Pharm exam 1 part 3.txt

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  1. Is the principle organ for drug metabolism.
  2. contains intracellular enzymes that usually convert lipophilic (lipid-soluble) drug molecules into water-soluble metabolites that are more easily excreted.
  3. What is the major enzyme system in the liver?
    cytochrome P450 oxidase system
  4. The four most important isoenzyme families for drug metabolism have been designated.
    CYP1,CYP2,CYP3, and CYP4
  5. cigarette smoking can increase the breakdown of __________ in patients with chronic lung disease, shortening the half-life of the drug from approximately 7.0 to 4.3 hours.
  6. Chronic administration or abuse of drugs that are metabolized by the enzyme systems in the liver can
    induce or inhibit the levels of enzymes
  7. When a drug is taken orally and absorbed into the blood from the stomach or intestine, the portal vein drains this blood directly into the liver. The blood from the liver is drained by the right and left hepatic veins directly into the inferior vena cava and on into the general circulation. THis is known as the?
    First-pass effect
  8. causes difficulties with oral administration that must be overcome by increasing the oral dose (compared with the parenteral dose) or by using a delivery system that circumvents first-pass metabolism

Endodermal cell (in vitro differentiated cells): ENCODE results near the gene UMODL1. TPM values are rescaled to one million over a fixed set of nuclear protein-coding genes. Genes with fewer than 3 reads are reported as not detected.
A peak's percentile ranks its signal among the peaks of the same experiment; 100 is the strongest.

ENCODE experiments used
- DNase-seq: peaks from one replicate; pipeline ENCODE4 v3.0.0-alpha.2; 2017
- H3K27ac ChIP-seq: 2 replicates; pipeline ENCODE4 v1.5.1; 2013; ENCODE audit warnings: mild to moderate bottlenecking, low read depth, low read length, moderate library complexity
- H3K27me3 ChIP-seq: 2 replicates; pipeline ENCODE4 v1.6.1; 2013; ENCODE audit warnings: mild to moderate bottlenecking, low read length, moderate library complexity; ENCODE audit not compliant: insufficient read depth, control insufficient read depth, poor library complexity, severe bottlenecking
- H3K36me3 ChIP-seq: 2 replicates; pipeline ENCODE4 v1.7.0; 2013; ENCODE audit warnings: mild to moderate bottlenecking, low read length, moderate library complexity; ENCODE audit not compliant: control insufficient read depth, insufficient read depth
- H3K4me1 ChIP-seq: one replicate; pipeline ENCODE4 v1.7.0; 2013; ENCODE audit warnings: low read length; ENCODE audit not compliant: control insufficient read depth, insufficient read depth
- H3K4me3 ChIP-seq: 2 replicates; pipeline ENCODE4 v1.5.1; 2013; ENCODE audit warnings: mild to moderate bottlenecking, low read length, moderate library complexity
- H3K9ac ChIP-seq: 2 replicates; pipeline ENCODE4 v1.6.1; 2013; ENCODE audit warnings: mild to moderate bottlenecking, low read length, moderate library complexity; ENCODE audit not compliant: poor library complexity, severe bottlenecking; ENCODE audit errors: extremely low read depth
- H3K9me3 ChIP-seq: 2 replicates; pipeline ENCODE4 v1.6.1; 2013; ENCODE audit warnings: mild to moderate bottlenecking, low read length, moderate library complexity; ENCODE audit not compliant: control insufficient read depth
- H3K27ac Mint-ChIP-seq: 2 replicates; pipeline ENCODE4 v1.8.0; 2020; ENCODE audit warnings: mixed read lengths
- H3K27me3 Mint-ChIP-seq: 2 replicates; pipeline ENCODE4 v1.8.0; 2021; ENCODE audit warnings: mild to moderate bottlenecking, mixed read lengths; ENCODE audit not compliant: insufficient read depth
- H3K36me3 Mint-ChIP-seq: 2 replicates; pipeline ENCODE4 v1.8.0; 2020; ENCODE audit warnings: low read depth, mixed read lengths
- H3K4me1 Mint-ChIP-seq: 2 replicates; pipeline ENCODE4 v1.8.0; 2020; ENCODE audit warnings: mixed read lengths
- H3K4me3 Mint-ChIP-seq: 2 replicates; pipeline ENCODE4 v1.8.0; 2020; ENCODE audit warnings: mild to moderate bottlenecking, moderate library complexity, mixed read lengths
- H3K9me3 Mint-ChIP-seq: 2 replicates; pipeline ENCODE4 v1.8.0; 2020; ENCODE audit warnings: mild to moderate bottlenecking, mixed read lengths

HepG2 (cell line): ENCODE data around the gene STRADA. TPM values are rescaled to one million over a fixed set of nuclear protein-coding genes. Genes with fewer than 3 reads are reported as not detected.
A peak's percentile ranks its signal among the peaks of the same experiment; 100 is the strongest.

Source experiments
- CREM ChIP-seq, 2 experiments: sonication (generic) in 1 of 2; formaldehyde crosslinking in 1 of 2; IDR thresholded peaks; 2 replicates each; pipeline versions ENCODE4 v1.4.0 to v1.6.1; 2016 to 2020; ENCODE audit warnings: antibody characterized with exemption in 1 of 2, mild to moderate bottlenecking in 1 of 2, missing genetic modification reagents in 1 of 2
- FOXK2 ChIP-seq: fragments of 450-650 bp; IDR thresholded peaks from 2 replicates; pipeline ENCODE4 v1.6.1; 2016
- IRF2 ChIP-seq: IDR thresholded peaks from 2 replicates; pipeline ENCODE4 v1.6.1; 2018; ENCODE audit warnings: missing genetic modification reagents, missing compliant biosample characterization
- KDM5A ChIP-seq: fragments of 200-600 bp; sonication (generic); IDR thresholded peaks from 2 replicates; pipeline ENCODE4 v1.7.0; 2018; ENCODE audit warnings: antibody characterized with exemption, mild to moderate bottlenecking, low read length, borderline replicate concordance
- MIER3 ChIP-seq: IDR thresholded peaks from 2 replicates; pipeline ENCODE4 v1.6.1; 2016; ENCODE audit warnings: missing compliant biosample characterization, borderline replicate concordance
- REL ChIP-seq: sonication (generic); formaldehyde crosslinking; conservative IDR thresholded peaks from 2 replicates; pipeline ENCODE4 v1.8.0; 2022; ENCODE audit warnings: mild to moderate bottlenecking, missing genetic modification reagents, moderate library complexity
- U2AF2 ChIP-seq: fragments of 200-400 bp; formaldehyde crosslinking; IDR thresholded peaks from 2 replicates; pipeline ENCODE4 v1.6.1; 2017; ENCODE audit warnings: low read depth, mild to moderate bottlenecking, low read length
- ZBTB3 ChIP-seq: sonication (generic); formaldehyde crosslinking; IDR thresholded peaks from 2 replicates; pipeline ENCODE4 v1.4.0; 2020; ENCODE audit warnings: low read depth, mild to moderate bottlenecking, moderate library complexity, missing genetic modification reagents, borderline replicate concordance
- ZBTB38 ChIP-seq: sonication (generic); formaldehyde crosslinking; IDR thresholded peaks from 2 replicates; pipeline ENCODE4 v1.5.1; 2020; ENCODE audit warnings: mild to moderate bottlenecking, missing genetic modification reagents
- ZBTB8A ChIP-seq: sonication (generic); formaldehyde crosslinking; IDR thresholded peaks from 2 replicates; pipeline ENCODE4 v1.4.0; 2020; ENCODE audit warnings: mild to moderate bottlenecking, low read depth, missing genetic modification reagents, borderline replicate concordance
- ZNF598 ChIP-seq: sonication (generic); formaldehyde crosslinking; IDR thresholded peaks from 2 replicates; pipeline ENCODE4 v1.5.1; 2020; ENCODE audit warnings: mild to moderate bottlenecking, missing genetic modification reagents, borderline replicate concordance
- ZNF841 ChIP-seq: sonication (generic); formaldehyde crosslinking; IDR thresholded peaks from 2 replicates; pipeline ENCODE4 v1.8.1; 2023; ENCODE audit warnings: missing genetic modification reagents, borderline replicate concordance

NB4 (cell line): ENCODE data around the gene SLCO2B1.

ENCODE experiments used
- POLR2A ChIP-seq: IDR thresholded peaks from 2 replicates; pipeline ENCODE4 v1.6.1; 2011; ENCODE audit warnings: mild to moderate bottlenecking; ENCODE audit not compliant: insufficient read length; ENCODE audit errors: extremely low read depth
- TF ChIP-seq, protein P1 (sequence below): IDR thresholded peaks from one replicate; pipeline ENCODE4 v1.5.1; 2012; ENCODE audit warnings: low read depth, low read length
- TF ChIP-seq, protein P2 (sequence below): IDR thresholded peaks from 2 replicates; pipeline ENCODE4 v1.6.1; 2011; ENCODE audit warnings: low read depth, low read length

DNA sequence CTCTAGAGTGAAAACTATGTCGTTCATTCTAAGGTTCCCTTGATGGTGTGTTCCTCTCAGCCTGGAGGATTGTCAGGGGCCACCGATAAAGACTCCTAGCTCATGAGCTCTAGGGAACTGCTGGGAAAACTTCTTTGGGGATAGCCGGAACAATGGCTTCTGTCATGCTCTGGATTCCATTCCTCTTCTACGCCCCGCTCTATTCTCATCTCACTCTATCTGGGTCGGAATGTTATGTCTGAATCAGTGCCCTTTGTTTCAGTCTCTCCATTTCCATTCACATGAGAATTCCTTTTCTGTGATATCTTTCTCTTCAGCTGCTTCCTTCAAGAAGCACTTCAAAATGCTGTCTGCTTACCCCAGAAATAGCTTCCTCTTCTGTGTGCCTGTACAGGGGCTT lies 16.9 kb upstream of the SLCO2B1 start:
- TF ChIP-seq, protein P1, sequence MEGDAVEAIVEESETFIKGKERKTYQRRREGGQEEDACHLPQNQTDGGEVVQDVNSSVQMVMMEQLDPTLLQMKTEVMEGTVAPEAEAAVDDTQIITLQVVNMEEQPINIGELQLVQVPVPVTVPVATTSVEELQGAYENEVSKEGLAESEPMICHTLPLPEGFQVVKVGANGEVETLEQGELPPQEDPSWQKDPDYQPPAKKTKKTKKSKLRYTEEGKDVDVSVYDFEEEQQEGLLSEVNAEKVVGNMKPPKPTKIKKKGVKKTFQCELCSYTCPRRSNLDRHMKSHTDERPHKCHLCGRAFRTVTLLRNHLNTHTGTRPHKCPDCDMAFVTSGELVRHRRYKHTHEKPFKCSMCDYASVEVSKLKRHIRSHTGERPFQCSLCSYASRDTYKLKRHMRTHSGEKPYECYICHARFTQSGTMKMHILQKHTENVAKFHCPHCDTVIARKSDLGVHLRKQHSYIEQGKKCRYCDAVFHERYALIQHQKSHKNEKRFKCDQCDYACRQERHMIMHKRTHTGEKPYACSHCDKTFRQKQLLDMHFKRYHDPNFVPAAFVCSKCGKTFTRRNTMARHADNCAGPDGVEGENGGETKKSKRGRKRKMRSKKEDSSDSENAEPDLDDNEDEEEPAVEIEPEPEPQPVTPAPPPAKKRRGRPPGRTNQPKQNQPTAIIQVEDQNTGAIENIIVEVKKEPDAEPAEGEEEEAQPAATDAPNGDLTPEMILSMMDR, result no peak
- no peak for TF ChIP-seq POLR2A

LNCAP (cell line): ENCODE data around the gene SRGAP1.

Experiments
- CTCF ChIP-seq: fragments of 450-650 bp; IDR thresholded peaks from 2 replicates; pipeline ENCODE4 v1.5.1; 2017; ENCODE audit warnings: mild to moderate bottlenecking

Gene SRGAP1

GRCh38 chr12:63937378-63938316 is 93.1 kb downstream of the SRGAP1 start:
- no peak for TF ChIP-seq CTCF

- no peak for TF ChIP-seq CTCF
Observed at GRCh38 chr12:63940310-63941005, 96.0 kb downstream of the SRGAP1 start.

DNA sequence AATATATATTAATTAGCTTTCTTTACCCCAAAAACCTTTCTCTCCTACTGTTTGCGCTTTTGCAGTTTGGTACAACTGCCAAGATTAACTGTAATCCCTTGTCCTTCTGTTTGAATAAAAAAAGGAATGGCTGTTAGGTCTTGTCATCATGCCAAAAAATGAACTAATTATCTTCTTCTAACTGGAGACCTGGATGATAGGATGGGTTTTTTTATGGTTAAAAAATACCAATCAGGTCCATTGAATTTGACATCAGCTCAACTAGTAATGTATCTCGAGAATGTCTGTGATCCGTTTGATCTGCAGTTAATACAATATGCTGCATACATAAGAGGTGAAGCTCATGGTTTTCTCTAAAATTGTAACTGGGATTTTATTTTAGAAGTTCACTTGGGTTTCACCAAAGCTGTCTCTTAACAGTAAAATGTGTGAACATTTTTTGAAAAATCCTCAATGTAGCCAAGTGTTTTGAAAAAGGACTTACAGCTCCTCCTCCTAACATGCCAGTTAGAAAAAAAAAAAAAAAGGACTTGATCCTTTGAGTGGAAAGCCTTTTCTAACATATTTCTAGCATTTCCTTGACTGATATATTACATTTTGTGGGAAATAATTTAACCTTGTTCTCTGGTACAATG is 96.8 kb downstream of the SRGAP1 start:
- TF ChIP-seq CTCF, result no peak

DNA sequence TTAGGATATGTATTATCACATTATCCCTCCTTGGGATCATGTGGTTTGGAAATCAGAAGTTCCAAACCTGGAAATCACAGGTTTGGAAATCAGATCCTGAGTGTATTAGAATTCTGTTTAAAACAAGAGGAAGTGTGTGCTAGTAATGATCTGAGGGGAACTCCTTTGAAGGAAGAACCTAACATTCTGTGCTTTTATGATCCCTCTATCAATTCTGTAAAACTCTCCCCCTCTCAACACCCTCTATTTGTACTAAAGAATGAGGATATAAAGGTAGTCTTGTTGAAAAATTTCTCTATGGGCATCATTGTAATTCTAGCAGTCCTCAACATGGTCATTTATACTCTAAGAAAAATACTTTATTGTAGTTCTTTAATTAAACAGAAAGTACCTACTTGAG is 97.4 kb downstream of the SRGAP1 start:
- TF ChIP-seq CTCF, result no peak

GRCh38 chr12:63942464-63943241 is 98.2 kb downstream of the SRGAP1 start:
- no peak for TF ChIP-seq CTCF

First-pass effect
  9. The primary site of drug excretion in the body is
    The kidney
  10. is important for removing drug metabolites produced by the liver
  11. refers to a hypothetical volume of plasma that is completely cleared of all drug over a given period
    Plasma clearance (CLp)
  12. To achieve a steady level of drug in the body, dosing must equal the
    rate of elimination
  13. the time required for the plasma concentration of a drug to decrease by one-half) is a measure of how quickly a drug is eliminated from the body
    Plasma half-life (T1/2)
  14. indicates how quickly a drug can accumulate and reach steady-state plasma levels
    Plasma half-life (T1/2)
  15. The concentration of a drug in the plasma over time can be graphed as a
    time-plasma curve
  16. The inhalation route used for inhaled therapeutic aerosols, together with the physical/chemical nature of the drug, determine the:
    Absorption, distribution, metabolism, and elimination
  17. Inhaled aerosols are deposited on the surface of the upper or lower airway and are a form of
    topically administered drug
  18. is exemplified by a nasally inhaled vasoconstricting agent (decongestant), such as oxymetazoline (Afrin), or by an inhaled bronchodilator aerosol, such as albuterol (Proventil-HFA, Ventolin-HFA, Proair HFA), to dilate the lower airways
    local effect
  19. whats is the rational for the inhaltion route in therapy of the lung?
    to max. lung depostition and minimize systemic exposure and unwanted side effects
  20. the inhaled route of administration can involve both:
    gastrointestinal and lung distribution
  21. The systemic level of an inhaled drug and possible extrapulmonary side effects depend on both gastrointestinal and lung
  22. what percentage of the drug impacts the mouth or oropharynx and contributes to the 90% reaching the stomach.